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Abstract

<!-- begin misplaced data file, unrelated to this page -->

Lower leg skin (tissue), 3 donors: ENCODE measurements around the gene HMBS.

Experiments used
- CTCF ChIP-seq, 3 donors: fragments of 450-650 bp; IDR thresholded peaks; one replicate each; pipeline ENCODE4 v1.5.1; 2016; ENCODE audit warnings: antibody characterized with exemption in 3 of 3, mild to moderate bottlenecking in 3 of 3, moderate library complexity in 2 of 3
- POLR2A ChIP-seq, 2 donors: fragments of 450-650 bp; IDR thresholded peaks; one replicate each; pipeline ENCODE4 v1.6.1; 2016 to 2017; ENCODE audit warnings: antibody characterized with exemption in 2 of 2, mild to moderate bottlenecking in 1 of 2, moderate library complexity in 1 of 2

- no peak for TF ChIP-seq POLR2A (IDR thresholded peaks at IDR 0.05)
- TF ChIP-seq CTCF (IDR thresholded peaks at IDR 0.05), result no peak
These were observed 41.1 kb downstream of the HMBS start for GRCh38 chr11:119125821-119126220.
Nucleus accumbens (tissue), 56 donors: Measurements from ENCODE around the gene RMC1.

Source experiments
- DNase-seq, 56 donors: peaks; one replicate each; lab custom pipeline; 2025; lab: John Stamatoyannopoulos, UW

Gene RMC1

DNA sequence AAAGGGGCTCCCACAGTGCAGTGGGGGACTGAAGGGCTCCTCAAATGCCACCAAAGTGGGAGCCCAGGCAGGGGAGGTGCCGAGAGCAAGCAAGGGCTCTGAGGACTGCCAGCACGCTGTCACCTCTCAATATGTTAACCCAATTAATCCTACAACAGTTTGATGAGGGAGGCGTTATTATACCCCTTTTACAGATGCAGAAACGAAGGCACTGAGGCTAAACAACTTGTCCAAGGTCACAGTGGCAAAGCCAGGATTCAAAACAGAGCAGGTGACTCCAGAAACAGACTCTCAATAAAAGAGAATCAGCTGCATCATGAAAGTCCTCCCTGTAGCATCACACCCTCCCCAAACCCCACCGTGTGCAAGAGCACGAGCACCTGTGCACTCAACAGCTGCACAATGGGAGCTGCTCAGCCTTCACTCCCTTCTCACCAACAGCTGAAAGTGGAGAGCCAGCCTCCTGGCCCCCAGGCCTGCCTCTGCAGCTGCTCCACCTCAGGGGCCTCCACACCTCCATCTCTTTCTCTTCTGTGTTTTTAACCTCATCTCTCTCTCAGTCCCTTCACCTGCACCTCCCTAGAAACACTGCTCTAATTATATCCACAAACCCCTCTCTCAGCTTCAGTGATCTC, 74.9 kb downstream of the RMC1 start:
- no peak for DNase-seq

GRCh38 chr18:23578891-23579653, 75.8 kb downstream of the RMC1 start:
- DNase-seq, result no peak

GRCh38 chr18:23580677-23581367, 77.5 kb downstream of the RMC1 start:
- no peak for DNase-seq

Fluid inclusions provide a good tool to determine pressure at the time of fluid inclusion entrapment, but the ability to use this tool is extremely dependent on the fluid inclusion assemblage (FIA) preserved and the state of knowledge of the composition and P-V-T properties of the fluid system trapped in the inclusions. The best method for using inclusions to determine true pressure of entrapment requires that FIAs preserve a record of gas-water immiscibility. Without this petrographic evidence of immiscibility, guesses must be made about the temperature of fluid inclusion entrapment to estimate the pressure of entrapment. For some fluid inclusions, the best that one can accomplish reliably is to determine a minimum pressure of fluid inclusion entrapment, and there are several possible approaches. Many of the methods developed in the previous chapter to determine entrapment temperature have parallels for determining entrapment pressure. Another approach using the intersection of isochores from petroleum and water systems (Narr and Burruss, 1984) is not covered in this text because recent work suggests a need for careful reevaluation of its theoretical and practical basis (Burruss, 1992).

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